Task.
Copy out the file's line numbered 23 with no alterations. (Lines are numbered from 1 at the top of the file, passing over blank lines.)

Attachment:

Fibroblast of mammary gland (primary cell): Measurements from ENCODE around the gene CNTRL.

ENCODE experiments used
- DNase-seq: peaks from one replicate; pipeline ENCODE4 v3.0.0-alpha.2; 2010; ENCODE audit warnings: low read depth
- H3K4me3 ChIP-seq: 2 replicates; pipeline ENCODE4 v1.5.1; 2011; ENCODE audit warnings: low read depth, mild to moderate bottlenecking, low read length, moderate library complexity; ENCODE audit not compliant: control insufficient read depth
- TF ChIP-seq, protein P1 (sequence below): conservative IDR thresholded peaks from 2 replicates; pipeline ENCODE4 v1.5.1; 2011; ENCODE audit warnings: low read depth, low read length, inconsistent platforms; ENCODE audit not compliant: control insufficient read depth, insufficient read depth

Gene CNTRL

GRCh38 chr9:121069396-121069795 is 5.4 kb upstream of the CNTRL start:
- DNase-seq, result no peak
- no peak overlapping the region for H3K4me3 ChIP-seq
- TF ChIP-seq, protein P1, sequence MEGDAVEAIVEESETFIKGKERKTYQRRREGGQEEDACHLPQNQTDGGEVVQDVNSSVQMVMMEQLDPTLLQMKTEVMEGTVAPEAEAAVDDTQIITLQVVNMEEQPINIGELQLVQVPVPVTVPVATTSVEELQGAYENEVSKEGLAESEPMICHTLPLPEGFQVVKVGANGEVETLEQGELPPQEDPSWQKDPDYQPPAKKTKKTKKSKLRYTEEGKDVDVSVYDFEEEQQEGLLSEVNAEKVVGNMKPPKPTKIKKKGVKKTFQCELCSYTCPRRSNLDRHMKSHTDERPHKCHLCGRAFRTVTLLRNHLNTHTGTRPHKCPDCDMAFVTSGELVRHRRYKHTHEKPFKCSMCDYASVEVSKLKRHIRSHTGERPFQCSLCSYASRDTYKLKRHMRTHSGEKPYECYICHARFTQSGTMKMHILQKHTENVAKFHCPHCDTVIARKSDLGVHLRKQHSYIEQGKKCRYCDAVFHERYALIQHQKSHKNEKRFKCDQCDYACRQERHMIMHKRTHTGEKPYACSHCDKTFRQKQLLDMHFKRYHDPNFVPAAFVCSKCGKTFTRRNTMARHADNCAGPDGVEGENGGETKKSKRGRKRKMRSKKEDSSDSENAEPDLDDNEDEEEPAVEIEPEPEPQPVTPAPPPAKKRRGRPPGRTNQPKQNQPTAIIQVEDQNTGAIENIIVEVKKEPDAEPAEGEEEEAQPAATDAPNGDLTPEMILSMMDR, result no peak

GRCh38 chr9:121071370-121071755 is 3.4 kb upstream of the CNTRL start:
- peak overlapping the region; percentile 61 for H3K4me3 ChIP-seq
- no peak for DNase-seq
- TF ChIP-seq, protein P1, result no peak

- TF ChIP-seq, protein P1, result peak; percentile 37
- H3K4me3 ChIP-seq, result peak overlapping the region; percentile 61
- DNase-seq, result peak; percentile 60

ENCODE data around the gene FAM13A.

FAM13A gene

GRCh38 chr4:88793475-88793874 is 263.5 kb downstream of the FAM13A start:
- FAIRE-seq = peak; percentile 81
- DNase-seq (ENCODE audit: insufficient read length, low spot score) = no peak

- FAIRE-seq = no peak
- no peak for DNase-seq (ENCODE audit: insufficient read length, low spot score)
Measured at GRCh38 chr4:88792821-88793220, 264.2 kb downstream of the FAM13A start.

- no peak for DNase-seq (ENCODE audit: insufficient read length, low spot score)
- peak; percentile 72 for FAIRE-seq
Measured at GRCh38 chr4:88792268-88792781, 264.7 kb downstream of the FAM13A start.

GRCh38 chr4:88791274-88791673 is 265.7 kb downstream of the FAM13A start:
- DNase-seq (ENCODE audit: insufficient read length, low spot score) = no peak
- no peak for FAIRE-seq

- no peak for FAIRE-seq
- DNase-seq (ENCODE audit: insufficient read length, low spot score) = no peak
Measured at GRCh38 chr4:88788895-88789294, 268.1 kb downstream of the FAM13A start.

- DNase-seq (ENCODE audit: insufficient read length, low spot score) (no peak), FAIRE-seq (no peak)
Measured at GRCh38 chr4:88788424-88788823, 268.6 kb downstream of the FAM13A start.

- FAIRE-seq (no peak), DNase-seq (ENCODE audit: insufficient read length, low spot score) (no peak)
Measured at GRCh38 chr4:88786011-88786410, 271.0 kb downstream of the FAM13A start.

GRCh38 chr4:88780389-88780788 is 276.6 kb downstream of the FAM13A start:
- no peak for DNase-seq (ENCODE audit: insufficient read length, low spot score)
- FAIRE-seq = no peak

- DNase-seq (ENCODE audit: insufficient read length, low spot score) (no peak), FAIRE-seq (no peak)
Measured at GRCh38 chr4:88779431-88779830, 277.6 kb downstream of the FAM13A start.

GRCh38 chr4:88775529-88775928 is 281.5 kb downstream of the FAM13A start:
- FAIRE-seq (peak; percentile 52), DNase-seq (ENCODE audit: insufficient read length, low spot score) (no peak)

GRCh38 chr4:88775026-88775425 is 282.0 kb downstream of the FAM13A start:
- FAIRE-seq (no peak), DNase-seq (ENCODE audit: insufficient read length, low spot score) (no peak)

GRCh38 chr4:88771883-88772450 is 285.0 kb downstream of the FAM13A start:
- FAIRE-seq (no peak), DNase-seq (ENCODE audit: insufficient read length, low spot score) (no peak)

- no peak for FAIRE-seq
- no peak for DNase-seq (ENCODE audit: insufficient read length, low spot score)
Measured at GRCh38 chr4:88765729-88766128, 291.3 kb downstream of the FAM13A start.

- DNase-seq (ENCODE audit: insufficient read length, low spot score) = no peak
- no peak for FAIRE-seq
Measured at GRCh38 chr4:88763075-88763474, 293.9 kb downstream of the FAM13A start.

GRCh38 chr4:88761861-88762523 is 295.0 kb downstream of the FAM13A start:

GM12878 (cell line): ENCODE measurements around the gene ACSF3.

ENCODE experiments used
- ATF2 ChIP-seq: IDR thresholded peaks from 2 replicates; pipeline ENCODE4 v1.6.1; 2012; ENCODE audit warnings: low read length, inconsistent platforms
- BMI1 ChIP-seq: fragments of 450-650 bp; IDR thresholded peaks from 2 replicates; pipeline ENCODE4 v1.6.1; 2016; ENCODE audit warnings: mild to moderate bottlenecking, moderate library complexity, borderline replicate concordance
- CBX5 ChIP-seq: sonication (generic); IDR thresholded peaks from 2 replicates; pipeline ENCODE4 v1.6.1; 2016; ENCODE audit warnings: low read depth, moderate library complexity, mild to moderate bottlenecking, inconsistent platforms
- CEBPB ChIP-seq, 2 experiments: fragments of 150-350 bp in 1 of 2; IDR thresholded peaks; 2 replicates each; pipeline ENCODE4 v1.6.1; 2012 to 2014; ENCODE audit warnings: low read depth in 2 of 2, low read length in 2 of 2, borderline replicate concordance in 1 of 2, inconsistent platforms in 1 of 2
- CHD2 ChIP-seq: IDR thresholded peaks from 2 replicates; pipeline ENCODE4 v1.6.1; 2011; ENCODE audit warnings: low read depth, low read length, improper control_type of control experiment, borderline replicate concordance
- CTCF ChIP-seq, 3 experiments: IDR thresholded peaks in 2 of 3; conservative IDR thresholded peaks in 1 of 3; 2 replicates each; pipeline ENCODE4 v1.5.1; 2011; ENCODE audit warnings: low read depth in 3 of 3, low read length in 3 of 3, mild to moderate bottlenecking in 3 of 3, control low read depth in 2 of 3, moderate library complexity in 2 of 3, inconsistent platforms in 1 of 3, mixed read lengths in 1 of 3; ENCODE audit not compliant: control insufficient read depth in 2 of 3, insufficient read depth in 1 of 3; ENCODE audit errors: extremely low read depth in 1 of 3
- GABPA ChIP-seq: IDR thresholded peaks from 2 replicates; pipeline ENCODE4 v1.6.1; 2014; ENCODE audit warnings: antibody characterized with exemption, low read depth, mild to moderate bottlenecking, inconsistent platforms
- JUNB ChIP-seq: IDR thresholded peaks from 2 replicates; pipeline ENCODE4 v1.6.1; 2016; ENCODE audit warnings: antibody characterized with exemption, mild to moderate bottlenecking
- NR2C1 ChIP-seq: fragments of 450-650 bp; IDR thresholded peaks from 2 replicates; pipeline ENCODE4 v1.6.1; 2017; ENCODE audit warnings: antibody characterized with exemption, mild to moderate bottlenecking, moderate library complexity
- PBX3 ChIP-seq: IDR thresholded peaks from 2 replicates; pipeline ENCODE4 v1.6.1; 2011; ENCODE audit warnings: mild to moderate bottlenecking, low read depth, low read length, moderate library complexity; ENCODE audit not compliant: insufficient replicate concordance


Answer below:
- FAIRE-seq = no peak